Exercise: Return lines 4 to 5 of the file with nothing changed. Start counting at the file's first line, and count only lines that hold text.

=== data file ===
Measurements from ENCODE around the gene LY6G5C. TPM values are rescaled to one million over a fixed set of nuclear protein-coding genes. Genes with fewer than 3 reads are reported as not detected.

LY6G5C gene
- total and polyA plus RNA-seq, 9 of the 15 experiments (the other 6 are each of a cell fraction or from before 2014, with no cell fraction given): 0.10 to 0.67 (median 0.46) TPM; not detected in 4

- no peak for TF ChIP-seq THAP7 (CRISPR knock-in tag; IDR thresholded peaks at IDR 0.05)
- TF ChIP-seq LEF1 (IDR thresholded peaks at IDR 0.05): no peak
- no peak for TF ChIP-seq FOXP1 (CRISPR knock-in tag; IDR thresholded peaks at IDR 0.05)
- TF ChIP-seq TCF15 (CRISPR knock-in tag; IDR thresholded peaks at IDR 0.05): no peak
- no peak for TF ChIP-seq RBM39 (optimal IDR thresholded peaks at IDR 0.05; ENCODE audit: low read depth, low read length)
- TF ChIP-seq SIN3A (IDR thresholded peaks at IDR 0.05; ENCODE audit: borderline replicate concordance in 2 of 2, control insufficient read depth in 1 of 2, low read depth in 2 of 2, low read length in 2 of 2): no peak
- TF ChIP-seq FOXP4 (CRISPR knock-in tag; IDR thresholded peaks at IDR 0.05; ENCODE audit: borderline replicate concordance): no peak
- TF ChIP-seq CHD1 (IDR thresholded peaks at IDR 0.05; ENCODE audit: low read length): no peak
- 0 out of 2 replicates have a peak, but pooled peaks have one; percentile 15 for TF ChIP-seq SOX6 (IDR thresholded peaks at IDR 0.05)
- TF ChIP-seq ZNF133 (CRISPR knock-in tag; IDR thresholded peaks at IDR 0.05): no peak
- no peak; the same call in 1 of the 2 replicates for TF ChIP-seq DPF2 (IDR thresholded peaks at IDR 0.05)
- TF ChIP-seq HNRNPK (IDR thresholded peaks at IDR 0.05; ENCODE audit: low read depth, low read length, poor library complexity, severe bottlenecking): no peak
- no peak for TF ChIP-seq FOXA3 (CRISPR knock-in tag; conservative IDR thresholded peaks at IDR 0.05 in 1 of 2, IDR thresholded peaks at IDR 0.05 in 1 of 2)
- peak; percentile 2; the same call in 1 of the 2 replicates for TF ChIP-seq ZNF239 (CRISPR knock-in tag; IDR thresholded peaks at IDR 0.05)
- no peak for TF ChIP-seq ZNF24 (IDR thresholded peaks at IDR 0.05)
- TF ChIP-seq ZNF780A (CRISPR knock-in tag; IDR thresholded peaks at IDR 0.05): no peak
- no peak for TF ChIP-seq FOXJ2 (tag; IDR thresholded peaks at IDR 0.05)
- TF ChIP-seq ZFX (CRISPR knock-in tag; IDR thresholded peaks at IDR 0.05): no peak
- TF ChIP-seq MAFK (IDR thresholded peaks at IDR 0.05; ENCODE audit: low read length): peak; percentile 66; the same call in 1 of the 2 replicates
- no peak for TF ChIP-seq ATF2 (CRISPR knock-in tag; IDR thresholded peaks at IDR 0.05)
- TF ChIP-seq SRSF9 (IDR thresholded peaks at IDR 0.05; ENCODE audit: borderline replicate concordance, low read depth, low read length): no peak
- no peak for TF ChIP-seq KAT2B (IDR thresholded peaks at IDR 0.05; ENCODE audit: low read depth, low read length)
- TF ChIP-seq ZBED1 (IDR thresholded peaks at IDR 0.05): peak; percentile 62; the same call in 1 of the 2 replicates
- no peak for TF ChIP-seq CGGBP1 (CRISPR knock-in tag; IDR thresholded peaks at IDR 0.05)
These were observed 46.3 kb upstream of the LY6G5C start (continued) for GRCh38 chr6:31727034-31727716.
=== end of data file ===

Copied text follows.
- no peak for TF ChIP-seq THAP7 (CRISPR knock-in tag; IDR thresholded peaks at IDR 0.05)
- TF ChIP-seq LEF1 (IDR thresholded peaks at IDR 0.05): no peak